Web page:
Healthcare practitioners include physicians, dentists, pharmacists, physician assistants, nurses, advanced practice registered nurses, surgeons, surgeon's assistant, athletic trainers, surgical technologist, midwives, dietitians, therapists, psychologists, chiropractors, clinical officers, social workers, phlebotomists, occupational therapists, physical therapists, radiographers, radiotherapists, respiratory therapists, audiologists, speech pathologists, optometrists, operating department practitioners, emergency medical technicians, paramedics, medical laboratory scientists, medical prosthetic technicians and a wide variety of other human resources trained to provide some type of health care service. They often work in hospitals, healthcare centres, and other service delivery points, but also in academic training, research, and administration. Some provide care and treatment services for patients in private homes. Many countries have a large number of community health workers who work outside formal healthcare institutions. Managers of healthcare services, health information technicians, and other assistive personnel and support workers are also considered a vital part of health care teams.[1]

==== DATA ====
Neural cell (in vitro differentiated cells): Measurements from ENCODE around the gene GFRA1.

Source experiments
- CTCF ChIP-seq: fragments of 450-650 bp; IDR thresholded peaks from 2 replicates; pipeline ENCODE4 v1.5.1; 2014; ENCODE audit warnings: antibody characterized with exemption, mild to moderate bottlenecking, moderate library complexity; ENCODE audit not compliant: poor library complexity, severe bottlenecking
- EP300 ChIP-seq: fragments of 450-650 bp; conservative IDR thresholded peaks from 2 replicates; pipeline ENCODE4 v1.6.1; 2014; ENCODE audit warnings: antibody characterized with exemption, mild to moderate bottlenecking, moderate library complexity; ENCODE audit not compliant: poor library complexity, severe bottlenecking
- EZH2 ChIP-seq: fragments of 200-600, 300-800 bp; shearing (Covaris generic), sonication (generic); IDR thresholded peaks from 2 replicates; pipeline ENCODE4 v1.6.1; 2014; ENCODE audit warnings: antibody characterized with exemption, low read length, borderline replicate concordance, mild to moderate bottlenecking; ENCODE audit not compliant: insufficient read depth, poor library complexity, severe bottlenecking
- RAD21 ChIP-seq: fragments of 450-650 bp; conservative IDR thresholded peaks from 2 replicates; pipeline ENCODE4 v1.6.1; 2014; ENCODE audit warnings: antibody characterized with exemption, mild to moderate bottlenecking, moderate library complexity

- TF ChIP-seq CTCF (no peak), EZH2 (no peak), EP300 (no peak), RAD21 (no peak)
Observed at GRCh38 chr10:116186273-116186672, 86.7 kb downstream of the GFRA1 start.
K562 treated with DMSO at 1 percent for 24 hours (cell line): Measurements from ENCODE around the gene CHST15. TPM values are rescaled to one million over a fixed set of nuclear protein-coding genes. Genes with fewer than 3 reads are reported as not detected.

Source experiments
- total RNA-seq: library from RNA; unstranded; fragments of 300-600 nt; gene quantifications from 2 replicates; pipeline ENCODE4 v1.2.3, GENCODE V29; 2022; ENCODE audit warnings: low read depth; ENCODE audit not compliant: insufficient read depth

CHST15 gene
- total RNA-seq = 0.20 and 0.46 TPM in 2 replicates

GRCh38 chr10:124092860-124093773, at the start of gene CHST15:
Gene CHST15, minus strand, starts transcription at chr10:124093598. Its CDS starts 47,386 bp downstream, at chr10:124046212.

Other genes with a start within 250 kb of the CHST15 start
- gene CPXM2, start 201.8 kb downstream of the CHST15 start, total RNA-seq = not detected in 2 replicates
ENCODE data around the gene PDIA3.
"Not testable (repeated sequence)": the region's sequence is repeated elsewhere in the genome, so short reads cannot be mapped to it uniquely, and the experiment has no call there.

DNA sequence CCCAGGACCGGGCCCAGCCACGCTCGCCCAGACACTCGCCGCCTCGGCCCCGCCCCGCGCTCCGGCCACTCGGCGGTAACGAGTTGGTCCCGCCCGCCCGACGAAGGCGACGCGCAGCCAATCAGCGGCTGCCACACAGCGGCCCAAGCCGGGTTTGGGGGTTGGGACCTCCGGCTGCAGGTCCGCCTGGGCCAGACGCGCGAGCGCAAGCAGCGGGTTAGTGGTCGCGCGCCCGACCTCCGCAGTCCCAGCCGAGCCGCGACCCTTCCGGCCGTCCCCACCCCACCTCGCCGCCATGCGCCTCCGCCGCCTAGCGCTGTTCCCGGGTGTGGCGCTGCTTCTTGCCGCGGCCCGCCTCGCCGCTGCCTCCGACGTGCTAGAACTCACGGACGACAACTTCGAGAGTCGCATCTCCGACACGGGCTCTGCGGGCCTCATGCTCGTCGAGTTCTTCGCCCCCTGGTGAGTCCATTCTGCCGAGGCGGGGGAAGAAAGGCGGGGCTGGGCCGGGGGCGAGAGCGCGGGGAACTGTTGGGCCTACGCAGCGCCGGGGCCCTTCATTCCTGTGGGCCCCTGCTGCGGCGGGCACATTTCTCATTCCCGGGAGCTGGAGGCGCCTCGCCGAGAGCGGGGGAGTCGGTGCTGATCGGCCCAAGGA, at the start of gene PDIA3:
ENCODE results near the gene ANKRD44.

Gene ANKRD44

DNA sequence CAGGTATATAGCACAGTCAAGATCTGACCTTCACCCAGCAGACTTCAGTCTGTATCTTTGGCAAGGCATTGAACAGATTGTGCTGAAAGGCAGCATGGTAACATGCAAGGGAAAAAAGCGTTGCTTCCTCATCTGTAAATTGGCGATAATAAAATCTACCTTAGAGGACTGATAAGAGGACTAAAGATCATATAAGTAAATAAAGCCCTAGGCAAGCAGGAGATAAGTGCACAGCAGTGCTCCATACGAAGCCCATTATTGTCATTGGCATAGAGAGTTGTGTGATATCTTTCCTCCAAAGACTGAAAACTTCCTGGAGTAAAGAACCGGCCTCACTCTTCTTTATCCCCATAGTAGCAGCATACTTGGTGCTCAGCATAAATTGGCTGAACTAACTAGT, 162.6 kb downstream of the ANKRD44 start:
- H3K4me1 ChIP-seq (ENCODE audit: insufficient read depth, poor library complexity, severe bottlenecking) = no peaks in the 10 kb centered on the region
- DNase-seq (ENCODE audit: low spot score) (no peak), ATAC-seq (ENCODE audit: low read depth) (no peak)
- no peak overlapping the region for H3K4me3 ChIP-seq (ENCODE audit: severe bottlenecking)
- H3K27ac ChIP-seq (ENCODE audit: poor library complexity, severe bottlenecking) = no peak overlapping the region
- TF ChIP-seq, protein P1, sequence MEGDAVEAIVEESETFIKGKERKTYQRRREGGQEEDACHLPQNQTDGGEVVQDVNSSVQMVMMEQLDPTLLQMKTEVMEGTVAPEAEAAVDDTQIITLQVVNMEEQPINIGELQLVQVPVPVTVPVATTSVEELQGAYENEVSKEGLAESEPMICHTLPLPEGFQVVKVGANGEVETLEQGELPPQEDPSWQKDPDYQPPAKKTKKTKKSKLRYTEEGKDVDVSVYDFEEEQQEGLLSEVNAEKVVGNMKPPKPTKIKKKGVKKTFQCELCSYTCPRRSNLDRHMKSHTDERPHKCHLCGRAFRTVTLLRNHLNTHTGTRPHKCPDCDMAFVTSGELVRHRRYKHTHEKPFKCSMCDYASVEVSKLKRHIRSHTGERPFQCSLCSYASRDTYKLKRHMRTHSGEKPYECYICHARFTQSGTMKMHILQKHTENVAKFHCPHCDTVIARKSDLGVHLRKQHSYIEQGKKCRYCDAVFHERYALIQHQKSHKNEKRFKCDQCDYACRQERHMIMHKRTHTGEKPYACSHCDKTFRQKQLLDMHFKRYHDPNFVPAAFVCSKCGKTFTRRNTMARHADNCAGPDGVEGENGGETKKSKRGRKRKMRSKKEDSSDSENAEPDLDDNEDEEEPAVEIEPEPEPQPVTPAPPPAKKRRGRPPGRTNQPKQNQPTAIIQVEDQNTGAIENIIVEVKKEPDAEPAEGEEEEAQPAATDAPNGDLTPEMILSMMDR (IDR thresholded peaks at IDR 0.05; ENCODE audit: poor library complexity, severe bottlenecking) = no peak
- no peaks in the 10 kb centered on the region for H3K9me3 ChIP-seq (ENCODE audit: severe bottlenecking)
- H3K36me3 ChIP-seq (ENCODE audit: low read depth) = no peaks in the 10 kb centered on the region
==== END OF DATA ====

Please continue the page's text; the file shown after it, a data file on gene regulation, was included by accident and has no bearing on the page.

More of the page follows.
Healthcare practitioners are commonly grouped into health professions. Within each field of expertise, practitioners are often classified according to skill level and skill specialization. “Health professionals” are highly skilled workers, in professions that usually require extensive knowledge including university-level study leading to the award of a first degree or higher qualification.[2] This category includes physicians, physician assistants, dentists, midwives, radiographers, registered nurses, pharmacists, physiotherapists, optometrists, operating department practitioners and others. Allied health professionals, also referred to as "health associate professionals" in the International Standard Classification of Occupations, support implementation of health care, treatment and referral plans usually established by medical, nursing, and other health professionals, and usually require formal qualifications to practice their profession. In addition, unlicensed assistive personnel assist with providing health care services as permitted.

Another way to categorize healthcare practitioners is according to the sub-field in which they practice, such as mental health care, pregnancy and childbirth care, surgical care, rehabilitation care, or public health.